Frontier market investors like Paul Herber, manager of the Forward Frontier Strategy Fund, are monitoring the situation in Egypt very closely.

Thus far, the mayhem in Egypt that began with the ouster of its first democratically elected president has stayed within Egypt, but Herber is nevertheless concerned that there could be a spill-over into other countries in the region that he is invested in—countries that, like Egypt, are in the very initial and vulnerable stages of the slow and painful transition toward democracy.

“Next door to Egypt, you have Libya, which is also trying hard to determine the right path forward,” Herber said. “Then there’s Tunisia, which is in more or less the same position, and, of course, Syria, which needs no further explanation, and Lebanon, which is already flooded with Syrian refugees.” All these countries are struggling with newfound democracy and the biggest risk—for them as well as for the foreign investment community—is that they turn away from that course, Herber said, and that they turn away “not through the ballot box but by other ways.”

These are also nations where there’s also a high probability that religious factions may take the upper hand and where long-term military rule is not to be discounted. That said, the Egyptian market actually regained some stability on the news that the military had taken over in Egypt, but this, Herber said, was largely due to the fact that the government of ousted premier Mohamed Morsi had not done enough to tackle Egypt’s endemic macroeconomic problems. Another factor was the hope that whoever comes into power next will take the necessary steps to effect much-needed changes in Egypt.

Egypt, which was downgraded to single B-minus with a negative outlook by Fitch Ratings in the aftermath of the military coup, is facing a gaping budget deficit of 13.5% of GDP, the highest of all Fitch’s rated sovereigns, and its debt-to-GDP ratio is forecast to rise by a staggering 85% this year. The serious shortages of foreign exchange reserves in the country have impeded private sector activity, tourism revenues have been more or less non-existent, an unofficial currency market has emerged and arrears to oil companies have accumulated. Although the ad hoc bilateral cash flows that have been propping up the Egyptian economy should continue (some of the Arab nations immediately pledged their financial support to the interim Egyptian leaders announced on July 9), there’s nevertheless a lack of clarity as to the size and the frequency of these.

“Egypt has also gone from being a net exporter of oil to a net importer of oil,” Herber said. “It also has a huge unemployed population. The previous government really didn’t do much with respect to creating jobs, which is what the average person cares about more than anything else.”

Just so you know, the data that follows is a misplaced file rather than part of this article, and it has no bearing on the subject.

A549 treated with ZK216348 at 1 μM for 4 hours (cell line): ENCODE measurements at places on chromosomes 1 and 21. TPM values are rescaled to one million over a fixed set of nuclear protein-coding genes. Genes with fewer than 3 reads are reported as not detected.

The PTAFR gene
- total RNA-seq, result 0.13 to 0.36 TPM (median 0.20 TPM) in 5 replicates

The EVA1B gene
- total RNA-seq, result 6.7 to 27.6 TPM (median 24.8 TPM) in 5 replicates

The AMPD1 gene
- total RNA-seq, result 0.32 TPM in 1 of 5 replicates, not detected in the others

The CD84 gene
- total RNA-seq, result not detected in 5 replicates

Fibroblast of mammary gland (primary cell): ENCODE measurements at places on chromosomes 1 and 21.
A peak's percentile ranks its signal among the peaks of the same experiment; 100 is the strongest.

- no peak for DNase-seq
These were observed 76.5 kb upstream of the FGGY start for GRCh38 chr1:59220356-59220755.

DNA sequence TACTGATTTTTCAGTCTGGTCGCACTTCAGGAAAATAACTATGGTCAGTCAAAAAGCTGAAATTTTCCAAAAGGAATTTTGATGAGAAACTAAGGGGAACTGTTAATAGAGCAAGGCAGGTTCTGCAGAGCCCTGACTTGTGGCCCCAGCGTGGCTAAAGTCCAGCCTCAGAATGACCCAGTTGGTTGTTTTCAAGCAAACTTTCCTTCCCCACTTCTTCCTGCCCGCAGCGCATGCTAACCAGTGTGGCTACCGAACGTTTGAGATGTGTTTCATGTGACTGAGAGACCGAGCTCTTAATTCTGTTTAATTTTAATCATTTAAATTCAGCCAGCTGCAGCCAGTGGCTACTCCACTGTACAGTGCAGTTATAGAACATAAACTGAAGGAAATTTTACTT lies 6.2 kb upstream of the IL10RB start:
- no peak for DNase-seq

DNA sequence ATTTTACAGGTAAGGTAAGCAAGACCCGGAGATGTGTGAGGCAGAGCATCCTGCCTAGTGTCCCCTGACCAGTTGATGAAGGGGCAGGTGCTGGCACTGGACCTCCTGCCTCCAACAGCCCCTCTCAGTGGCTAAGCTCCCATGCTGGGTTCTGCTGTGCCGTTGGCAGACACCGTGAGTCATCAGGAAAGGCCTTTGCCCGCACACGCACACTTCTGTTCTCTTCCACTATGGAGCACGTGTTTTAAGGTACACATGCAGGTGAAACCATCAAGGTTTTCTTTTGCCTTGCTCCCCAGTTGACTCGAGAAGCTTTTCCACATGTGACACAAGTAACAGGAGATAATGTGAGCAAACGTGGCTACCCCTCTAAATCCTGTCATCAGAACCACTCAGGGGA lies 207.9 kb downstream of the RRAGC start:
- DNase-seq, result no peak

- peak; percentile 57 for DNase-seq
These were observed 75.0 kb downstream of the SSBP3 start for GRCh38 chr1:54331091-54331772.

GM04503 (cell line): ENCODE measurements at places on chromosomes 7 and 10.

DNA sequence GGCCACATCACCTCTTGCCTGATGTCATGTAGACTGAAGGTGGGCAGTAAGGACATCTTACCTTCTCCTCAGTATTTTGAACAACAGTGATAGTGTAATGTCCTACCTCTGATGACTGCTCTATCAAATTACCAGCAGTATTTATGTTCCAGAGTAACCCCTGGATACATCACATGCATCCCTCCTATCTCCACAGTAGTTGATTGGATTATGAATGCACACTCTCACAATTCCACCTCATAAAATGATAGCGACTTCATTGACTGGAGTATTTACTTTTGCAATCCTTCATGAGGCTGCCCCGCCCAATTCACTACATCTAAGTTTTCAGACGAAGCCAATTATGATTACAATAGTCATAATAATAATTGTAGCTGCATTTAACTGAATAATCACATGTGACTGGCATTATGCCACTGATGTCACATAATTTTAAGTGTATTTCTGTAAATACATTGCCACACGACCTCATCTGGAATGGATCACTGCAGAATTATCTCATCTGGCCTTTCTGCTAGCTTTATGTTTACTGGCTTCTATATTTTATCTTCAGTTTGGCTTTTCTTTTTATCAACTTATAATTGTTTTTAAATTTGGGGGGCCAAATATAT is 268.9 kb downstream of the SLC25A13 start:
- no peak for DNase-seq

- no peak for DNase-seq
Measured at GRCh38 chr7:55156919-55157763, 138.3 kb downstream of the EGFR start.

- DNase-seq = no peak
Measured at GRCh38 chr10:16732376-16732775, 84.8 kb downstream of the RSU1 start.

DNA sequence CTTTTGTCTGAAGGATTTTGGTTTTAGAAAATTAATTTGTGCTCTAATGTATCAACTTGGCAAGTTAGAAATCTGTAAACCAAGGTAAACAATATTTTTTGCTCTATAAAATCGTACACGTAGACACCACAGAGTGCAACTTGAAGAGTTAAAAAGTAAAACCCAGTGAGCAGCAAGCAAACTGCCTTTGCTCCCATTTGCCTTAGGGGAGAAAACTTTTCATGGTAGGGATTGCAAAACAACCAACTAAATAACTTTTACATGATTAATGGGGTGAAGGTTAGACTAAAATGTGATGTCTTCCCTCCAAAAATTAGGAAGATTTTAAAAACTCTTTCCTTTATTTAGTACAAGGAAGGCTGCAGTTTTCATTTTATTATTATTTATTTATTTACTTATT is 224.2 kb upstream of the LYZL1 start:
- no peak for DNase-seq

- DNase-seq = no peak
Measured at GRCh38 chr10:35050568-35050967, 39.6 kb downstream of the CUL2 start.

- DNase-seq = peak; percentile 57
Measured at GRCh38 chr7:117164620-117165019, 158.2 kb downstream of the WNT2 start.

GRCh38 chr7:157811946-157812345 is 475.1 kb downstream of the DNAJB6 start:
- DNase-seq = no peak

But with the situation changing every day, it’s still unclear whether a more efficient government will come to power in Egypt to tackle the many challenges the country faces, or whether the unrest is going to continue, worsen and cause the nation to spiral further away from democracy.

And although Egypt itself may not be a focal point for many foreign investors, the events there nevertheless have a worldwide impact, particularly when it comes to oil prices, which rose in the days following the onset of the crisis on fears that it could escalate into a more widespread civil war situation that would then threaten the Suez Canal (which Egypt controls) and the passage of oil from the Middle East to Europe and the United States.

“We are all much more linked to what’s happening in Egypt than we may think, particularly if the situation there worsens and oil prices continue to rise, because then the weaker economies that have been struggling to get back on track will be greatly affected. I am worried about that,” said Brian Frank of Frank Capital in New York. “Investors are also likely to pull back further from the markets if the situation worsens.”

Last week, Egypt’s interim government issued a timetable for a quick path toward new elections, indicating that a return to democracy is still the most favored option for the country. Hopefully, the country will not move away from that course, since a functioning democracy that will continue to gain strength would ultimately benefit Egypt, the nations that surround it and the rest of the world, Frank said. But with the situation so tense and fragile and changing every day, there’s no guarantee yet that democracy will indeed be the final outcome.